After vote, Facebook moves to update privacy settings
Facebook tweaks settings to give users more, easier control
Facebook updated its privacy settings, adding shortcuts, an activity log and a new Request and Removal tool for photos users are tagged in. The tools, according to one analyst, are aimed at making privacy easier for users to navigate.
"It sounds like despite the vote and user apathy, Facebook is trying to make some changes that will benefit users," said Dan Olds, an analyst with The Gabriel Consulting Group. "These all seem like steps in the right direction.... Giving users more visibility into what they're sharing and with whom is very welcome. Plus giving them more control over what is visible is a benefit, as well."
Samuel Lessin, a product manager at Facebook, said in a blog post today that the site wants to help users understand who can see the information, photos and videos they're sharing.
"Up until now, if you wanted to change your privacy and timeline controls on Facebook, you would need to stop what you're doing and navigate through a separate set of pages," wrote Lessin. "Today we're announcing new shortcuts you can easily get to."
For instance, if users now want to get to their key privacy settings, they can simply go to the toolbar to manage "Who can see my stuff?," "Who can contact me?" or "How do I stop someone from bothering me?"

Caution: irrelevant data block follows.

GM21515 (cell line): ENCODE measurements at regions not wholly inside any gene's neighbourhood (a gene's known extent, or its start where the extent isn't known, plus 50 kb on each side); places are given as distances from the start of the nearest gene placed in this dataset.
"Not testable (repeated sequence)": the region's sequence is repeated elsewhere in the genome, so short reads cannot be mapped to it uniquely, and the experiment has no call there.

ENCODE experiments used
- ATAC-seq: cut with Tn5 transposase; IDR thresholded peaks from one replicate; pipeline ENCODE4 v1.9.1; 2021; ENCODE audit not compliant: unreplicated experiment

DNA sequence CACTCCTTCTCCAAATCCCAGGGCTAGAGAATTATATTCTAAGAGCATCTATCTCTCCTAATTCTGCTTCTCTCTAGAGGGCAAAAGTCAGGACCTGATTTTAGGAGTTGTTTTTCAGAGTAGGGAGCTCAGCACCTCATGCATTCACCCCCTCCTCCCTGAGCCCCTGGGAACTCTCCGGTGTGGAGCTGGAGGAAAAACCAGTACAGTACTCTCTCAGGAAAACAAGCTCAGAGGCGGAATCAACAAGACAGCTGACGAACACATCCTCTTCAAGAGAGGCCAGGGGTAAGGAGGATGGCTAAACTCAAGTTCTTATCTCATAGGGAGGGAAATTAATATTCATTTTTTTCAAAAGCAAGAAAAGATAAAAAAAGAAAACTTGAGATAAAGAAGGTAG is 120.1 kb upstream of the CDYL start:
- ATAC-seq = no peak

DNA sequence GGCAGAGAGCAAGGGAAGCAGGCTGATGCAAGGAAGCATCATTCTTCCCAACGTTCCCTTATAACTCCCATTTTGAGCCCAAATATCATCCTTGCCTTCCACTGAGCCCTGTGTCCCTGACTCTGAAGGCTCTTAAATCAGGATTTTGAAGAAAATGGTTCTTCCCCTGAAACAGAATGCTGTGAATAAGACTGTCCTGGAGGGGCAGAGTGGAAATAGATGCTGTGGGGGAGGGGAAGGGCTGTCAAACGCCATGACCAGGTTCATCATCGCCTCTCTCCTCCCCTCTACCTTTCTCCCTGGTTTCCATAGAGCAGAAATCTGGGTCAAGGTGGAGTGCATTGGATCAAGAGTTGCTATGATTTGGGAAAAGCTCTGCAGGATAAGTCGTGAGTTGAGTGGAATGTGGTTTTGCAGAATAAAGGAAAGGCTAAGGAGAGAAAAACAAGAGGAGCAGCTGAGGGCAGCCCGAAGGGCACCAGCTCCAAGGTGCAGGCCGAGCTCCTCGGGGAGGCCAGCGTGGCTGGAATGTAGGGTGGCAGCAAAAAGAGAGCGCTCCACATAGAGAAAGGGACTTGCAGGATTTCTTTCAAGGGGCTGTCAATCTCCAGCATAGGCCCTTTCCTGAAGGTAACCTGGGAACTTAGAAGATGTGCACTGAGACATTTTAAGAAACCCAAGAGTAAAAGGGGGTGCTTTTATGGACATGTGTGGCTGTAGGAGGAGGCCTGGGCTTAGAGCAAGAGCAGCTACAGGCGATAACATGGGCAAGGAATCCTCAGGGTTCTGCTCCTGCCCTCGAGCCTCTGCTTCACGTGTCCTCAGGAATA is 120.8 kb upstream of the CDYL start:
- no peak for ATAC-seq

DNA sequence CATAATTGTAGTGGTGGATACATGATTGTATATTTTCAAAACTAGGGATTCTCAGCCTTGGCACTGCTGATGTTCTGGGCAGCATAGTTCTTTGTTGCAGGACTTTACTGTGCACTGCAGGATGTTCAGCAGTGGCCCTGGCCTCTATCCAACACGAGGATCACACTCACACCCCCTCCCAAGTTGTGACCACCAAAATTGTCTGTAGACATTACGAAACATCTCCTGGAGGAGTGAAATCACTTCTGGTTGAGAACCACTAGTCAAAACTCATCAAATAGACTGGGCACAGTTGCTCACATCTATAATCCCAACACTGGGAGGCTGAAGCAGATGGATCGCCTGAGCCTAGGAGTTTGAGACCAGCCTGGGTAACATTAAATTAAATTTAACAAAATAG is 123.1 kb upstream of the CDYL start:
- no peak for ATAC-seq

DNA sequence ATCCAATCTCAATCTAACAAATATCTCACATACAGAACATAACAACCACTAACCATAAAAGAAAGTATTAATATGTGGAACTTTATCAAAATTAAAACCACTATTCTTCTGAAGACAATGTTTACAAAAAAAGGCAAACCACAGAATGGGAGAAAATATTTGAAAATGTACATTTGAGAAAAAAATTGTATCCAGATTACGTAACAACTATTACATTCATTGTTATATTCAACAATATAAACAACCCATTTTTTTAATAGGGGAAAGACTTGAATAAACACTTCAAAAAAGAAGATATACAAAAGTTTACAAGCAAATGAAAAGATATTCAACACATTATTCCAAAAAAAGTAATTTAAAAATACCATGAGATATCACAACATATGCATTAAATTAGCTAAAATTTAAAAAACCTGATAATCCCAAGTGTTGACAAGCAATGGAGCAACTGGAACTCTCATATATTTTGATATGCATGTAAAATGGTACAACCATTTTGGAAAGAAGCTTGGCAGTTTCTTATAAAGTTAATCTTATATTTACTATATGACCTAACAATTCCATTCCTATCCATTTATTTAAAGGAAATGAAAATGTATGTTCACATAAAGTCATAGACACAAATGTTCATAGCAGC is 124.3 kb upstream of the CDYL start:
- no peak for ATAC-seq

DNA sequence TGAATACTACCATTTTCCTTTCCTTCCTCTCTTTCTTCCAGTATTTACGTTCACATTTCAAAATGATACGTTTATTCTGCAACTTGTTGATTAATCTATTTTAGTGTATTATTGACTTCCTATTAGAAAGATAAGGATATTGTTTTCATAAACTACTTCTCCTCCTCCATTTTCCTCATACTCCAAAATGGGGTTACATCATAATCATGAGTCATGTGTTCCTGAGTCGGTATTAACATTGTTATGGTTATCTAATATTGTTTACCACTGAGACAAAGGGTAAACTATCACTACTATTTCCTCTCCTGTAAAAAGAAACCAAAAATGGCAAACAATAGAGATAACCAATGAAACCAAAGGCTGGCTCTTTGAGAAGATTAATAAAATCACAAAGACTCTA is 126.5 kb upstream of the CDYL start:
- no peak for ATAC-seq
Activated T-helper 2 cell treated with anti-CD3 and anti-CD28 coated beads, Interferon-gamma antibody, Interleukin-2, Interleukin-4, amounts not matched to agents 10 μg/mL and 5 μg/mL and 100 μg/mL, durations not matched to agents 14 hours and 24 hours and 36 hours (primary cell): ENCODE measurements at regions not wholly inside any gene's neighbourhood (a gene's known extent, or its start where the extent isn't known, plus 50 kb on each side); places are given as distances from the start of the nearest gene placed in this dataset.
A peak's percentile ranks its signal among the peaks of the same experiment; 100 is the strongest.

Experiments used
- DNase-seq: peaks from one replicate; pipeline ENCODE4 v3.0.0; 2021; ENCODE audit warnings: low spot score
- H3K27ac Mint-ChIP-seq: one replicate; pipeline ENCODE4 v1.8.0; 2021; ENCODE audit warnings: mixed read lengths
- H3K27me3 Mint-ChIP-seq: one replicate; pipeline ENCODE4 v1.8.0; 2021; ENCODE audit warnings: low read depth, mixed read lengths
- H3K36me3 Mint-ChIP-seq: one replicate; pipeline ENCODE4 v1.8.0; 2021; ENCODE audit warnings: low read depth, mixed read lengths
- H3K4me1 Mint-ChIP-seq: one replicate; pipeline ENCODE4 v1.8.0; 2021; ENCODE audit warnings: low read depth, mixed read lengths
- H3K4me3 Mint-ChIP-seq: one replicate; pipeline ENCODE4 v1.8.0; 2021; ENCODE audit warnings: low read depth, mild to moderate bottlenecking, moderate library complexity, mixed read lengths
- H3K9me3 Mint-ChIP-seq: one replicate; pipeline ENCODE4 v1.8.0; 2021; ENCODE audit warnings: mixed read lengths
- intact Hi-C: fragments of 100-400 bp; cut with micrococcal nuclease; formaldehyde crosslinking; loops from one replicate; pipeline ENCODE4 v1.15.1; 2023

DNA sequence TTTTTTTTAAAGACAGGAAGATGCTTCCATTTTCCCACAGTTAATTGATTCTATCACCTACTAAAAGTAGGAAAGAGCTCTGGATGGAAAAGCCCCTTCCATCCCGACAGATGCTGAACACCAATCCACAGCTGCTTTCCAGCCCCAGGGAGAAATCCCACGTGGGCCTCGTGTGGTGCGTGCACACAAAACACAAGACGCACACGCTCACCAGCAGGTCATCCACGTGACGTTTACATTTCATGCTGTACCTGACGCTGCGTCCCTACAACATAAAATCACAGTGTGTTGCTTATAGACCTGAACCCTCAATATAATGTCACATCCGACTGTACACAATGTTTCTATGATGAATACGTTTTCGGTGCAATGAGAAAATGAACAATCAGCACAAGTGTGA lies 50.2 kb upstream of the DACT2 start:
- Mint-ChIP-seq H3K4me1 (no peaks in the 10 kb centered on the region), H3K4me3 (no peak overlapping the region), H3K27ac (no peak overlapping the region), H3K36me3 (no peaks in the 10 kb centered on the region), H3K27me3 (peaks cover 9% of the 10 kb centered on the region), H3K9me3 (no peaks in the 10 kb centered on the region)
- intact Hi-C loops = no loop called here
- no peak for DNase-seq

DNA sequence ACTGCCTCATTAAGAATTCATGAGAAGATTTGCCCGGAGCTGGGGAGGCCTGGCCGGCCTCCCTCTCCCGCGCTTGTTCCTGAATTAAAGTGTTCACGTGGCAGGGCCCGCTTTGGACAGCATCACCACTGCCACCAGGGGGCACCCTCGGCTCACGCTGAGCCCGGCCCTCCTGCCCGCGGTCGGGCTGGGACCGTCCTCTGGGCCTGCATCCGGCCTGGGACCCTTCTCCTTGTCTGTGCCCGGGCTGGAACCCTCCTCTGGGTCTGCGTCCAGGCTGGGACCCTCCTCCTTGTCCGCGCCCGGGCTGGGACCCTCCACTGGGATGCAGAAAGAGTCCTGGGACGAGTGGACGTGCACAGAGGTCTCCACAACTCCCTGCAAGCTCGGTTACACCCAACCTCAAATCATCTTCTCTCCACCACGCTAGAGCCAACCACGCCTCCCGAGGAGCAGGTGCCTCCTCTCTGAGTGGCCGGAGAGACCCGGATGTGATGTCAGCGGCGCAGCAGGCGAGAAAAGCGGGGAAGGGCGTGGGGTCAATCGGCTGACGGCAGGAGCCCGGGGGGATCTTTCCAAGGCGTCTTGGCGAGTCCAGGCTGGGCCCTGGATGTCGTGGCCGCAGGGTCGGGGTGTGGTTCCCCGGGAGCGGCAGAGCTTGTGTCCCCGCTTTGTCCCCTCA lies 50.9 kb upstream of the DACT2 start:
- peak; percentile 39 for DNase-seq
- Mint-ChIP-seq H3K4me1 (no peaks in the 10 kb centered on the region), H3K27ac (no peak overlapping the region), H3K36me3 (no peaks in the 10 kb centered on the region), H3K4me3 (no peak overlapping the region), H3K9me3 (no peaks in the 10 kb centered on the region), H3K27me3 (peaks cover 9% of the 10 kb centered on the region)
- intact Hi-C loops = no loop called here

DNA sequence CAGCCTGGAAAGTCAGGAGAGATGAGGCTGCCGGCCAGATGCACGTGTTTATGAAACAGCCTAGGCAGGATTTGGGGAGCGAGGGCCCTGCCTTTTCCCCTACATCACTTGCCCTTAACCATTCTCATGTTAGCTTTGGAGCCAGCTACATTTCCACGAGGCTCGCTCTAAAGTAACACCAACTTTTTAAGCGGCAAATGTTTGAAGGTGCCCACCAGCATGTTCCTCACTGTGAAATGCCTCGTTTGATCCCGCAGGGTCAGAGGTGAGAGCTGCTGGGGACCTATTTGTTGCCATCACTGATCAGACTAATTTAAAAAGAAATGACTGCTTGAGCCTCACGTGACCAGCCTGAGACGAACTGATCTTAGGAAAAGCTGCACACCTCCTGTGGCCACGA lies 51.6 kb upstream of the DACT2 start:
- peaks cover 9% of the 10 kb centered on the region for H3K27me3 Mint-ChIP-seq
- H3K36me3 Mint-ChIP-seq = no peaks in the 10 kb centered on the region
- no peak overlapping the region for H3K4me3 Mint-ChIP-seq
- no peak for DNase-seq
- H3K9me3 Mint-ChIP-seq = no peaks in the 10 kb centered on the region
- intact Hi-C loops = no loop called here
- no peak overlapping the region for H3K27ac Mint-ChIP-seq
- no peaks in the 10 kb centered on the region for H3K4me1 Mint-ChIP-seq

The new privacy changes also include new notices that help people know where their information appears. Lessin pointed out that Facebook is adding pop-up messages to notify users that even though they may have hidden something in their timelines, it may still appear in a news feed or search.
Facebook also has updated its Activity Log, which was first introduced last year. The new log has better navigation, designed to make it easier for users to review the history of their photos, posts, likes and comments.
The changes to Facebook's privacy settings follow on the heels of Facebook users' last vote on potential policy changes. The vote ended on Dec. 10.
While user sentiment was overwhelmingly against the social network making any changes to its standing policy, there were far from enough ballots cast to make it an official result.
Simply put, Facebook rules say that 30% of all active registered users must vote to make a decision binding. That means 300 million users would have had to vote on privacy changes; less than 700,000 users did so.
Olds, though, pointed out that users can always vote with their feet. If they don't like what Facebook is doing with their information, they can move to another social network.
"The voting issue is and was largely irrelevant," he said. "Like any other business, Facebook is going to respond to what they think is important to their customer base. Privacy is important to users, even if they don't participate in a formal online vote."
Sharon Gaudin covers the Internet and Web 2.0, emerging technologies, and desktop and laptop chips for Computerworld. Follow Sharon on Twitter at @sgaudin, on Google+ or subscribe to Sharon's RSS feed . Her email address is email@example.com.
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